Explainer: GCC’s changing remittance market

From the impact of new technologies to currency volatility, the regional remittance market is facing several changes



How has the remittance market in the Gulf Cooperation Council (GCC) region evolved in recent years?

The GCC and the wider Middle East, is a vital and rising economic hub bringing people together from across Europe, Africa and Asia. International migrants working and living across the region represent a large part of the population. In the UAE, international migrants account for 88 per cent of the population, followed by Kuwait at 72 per cent, Bahrain at 51 per cent, Oman at 41 per cent, Jordan at 41 per cent and Lebanon at 34 per cent, according to the World Bank.

The large expatriate workforce in the region means that there is a strong need for them to send money to their families and loved ones back home. After the US, Saudi Arabia, UAE and Kuwait were in the top 10 remittance sending countries globally in 2017, according to the World Bank.

What are the most popular channels for remittances from the region?

Bank to bank transfer, digital transfers and cash to cash transfers all compete with each other to serve individuals who collectively sent $689bn globally in 2018, according to the World Bank. Popularity of a service is dependent on many factors – immediacy of access of funds for receivers, the specific need or purpose of funds, convenience, reliability and speed to the sender as well as the receiver.

The GCC has nationals from hundreds of countries. Does this complicate the process of remitting from the region?

Moving money internationally is complex. It involves currency conversion, navigating regulations and fees in hundreds of countries and territories, and a need to float money between transfers.

Currency volatility has been on the rise due to geopolitical events. How does this affect the market?

Many of our consumers are global migrants: people who move to new countries and send money home regularly. They make fundamental contributions to their families and communities, paying for things like education, healthcare, food, rent and other basic needs. Remittances are even more critical during times of economic downturn, natural disasters and war, with remittance flows tending to be resilient and counter-cyclical; increasing during these periods of unrest in the migrants’ home countries as migrants send more money home to help their families.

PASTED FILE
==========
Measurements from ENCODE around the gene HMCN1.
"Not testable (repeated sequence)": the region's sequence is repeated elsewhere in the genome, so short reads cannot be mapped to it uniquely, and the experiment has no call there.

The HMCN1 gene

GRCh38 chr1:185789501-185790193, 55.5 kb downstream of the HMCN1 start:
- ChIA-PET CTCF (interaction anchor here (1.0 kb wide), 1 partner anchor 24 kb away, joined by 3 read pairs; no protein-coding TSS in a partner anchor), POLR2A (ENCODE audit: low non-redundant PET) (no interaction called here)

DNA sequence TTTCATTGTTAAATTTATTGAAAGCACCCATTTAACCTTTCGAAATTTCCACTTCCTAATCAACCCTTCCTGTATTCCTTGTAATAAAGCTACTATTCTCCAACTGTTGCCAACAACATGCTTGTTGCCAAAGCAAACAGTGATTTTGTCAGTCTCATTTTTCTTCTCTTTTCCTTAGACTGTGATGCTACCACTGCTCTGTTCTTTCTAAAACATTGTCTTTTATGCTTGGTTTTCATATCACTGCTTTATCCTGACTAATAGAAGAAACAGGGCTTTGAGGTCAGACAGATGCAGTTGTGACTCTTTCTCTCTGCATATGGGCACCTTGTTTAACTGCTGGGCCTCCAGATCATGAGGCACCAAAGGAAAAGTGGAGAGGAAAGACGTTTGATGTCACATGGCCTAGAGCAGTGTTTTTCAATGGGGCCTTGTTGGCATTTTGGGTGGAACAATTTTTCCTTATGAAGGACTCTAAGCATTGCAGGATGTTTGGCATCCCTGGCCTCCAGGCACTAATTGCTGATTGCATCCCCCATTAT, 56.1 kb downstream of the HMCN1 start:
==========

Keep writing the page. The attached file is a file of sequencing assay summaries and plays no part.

With most GCC states adopting nationalisation strategies, do you expect a drop in remittances?

Nationalisation in some markets is resulting in changing migration patterns as workers previously moving from South East Asia to fill jobs in GCC countries are shifting their location bases closer to home, causing a projected rise in intra-regional migration particularly in Asia and Africa.
The trend towards nationalism impacts any company that operates globally, and Western Union, like all global companies, are aware of these rising trends.

Remittance flows at the regional level may vary with improving economies in some GCC countries offsetting the resultant impact of nationalisation strategies on remittances, in others. We are closely monitoring the situation.

The fact is that despite the current trends, globalisation is a force that cannot be reversed. Two indisputable factors of our modern life make this inevitably so. First and most obviously, technology is making the world ever more connected. The other big piece of globalisation is a factor as old as time: migration. People have always moved from place to place to better their lot in life and as they move, they act as human bridges bringing cultural linkages and commerce with them.

Lastly, what are the main trends anticipated in the regional remittance market going forward?

The financial services and money transfer industry is in a period of significant change, spearheaded by the evolution of technology and growing demand for digital tools that help us manage our money faster and smarter. For incumbent players in the market, this new reality mandates a new way of thinking. Businesses need to leverage these new technologies to offer customers’ greater choice and improved services.

The world requires a new form of inclusive globalism, one that unites, empowers and prospers all people through technology. Technology is one thing which will enable individuals to participate directly in the global economy.